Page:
The carbs in flaxseed are mainly fiber – about 3 grams per tablespoon of whole flaxseed. Although indigestible, fiber helps maintain optimal blood cholesterol levels, improves digestive health by preventing constipation, and boosts satiety, preventing overeating.
Flaxseed also contains a tiny amount of naturally occurring sugar. The sugar is so tiny that the glycemic load of this seed is zero.
Flaxseed contains about 4 grams of fat per tablespoon of whole flaxseed. The amount is slightly less in grounded flaxseed. Different types of fat are present in flaxseed, polyunsaturated, and monounsaturated fats.
Polyunsaturated fats come in two forms, omega-3, and omega-6 fatty acids. One tablespoon of flaxseed contains 230 milligrams of omega-3 and 606 milligrams of omega-6 fatty acids, making flaxseed an excellent plant-based source of essential fatty acids.
The amount of monounsaturated fat is minimal, barely one gram – about 0.4 grams of monounsaturated fats in one serving of flaxseed.
Flaxseed has a considerable amount of protein – about 2 grams in one tablespoon of flaxseed. Although this amount is small, it can add to your daily protein needs.
Minerals And Vitamins
Since the primary nutrient in flaxseed is fats and carbs, it offers a small amount of vitamins and minerals considering the small serving size. Flaxseed provides 11% of your daily thiamin intake and 2% of your recommended folate, niacin, and vitamin B6 intake. Note that these values are based on 2000 calories per day.
As for minerals, flaxseed offers 13%, 10%, 7%, 6%, and 4% of recommended daily intakes of manganese, magnesium, phosphorus, copper, and selenium.
Health Benefits Of Flaxseed
Flaxseed offers various health benefits like:
Supporting Heart Health
The essential fatty acids in flaxseed are great at lowering blood pressure and slowing the progression of atherosclerosis.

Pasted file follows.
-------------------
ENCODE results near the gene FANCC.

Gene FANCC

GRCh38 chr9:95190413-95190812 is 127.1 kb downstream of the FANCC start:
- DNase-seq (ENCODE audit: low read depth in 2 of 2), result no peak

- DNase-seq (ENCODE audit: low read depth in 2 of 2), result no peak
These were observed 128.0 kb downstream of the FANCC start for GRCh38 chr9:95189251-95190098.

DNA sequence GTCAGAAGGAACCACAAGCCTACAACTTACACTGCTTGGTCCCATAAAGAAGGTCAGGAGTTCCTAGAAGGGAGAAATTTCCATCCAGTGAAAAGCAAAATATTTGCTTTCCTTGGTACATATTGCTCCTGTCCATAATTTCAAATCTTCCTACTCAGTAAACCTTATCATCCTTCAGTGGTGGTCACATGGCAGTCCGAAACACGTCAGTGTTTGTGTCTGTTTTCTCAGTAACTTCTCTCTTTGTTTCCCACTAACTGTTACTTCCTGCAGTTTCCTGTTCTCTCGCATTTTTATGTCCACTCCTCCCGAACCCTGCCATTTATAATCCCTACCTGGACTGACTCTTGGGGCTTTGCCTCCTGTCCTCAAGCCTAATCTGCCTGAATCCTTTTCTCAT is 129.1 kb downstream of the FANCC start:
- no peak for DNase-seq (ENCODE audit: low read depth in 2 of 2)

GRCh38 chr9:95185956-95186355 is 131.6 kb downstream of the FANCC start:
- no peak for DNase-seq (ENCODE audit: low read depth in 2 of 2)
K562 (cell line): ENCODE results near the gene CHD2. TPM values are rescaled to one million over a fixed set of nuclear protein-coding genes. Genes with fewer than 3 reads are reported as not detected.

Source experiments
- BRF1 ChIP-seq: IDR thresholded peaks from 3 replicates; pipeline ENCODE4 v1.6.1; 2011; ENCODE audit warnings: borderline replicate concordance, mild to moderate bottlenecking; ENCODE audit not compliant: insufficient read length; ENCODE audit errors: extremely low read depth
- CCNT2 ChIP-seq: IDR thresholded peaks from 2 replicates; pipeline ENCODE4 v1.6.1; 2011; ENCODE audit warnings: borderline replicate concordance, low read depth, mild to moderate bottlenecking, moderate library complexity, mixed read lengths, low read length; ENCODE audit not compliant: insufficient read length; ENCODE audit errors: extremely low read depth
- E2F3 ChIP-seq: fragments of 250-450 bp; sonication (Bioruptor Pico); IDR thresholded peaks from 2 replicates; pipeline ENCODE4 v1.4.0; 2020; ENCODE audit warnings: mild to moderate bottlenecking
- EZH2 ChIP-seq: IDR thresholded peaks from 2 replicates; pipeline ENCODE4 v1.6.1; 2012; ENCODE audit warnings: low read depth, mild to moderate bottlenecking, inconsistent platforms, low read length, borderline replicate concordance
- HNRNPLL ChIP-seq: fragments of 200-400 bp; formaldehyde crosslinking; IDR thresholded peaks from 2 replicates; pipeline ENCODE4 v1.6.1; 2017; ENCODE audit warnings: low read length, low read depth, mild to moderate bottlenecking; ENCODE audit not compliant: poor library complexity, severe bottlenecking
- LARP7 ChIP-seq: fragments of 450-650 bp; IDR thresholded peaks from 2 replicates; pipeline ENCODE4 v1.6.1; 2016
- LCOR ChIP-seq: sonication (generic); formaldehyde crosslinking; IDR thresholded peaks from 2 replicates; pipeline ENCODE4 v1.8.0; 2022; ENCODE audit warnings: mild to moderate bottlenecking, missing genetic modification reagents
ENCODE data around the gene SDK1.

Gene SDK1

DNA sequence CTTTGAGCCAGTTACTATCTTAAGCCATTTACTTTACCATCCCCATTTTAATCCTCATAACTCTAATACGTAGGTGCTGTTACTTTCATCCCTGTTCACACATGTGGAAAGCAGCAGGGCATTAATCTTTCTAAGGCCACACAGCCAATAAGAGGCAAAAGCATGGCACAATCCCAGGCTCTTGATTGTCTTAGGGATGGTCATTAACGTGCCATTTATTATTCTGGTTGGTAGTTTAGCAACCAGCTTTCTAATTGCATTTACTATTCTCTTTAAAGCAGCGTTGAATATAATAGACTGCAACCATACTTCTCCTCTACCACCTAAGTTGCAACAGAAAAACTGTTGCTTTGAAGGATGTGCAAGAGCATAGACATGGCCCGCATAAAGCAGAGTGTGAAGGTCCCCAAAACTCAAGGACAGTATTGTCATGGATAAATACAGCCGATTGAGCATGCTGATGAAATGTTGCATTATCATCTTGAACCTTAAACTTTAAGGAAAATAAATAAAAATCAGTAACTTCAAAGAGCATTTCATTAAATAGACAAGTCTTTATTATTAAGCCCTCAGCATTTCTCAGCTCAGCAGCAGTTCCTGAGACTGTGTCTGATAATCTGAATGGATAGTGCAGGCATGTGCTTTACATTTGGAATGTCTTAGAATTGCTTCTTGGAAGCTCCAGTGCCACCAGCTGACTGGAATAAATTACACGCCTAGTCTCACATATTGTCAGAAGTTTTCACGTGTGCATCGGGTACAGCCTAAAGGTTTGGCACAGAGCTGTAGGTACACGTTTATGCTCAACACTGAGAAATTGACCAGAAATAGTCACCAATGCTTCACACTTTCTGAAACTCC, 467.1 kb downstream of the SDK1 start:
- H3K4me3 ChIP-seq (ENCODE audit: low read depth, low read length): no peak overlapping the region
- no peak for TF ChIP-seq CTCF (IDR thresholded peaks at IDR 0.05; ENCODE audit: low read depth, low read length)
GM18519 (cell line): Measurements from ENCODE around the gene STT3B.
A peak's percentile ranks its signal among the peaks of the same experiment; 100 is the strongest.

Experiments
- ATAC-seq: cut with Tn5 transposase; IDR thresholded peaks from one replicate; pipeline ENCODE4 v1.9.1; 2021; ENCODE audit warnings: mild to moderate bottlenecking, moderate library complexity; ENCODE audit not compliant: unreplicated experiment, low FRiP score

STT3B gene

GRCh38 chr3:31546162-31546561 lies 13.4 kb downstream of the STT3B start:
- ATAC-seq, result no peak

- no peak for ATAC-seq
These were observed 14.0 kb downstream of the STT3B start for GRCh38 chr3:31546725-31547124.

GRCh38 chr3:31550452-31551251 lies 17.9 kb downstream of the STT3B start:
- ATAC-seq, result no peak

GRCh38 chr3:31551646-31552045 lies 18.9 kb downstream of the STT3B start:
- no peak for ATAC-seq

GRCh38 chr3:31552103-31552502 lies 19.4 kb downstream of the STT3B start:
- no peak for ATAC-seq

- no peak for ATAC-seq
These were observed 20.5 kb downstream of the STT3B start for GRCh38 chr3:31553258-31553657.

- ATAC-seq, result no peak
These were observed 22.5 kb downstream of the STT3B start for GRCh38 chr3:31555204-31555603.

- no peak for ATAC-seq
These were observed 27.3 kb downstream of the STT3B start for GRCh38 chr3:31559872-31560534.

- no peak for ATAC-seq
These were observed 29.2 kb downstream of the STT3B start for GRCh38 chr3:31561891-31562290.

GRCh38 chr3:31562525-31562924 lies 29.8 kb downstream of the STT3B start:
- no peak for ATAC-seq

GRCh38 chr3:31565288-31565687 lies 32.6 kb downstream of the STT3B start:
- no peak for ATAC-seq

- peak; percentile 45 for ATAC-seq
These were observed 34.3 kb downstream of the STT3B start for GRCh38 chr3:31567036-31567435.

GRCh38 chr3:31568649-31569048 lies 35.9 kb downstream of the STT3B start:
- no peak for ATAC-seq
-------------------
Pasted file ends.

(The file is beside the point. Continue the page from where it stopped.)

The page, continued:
Maintain Optimal Blood Sugar Levels
Having a zero glycemic load, flaxseed help maintains optimal blood sugar levels.
Protect Against Cancer
Research suggests flaxseed may help reduce your risk of certain cancers like breast cancer. Other studies show a positive relationship between flaxseed and its effects in helping treat lung, prostate, ovary, colon, and liver cancers.
Flaxseed is high in dietary fiber. Fiber provides bulk to stool, aiding peristalsis. This ensures regular and smooth bowel movements, preventing constipation.
Assist In Weight Loss
Flaxseed comprises mainly fats that have high satiating effects, unlike carbs. High satiety means you get full fast even after eating a small number of seeds. This prevents overeating, which is among the top contributors to overweight.
Flaxseed is a seed and not again. It’s therefore categorized as an oilseed and not a whole grain. This seed can be eaten whole or ground. It can also be used to make flours, oils, extracts, as an ingredient in snacks, or supplements in capsule or tablet form. Flaxseed has a great nutrition profile with promising health benefits. You can enjoy flaxseeds as they are, in smoothies, bread, cakes, or toppings for different drinks and salads.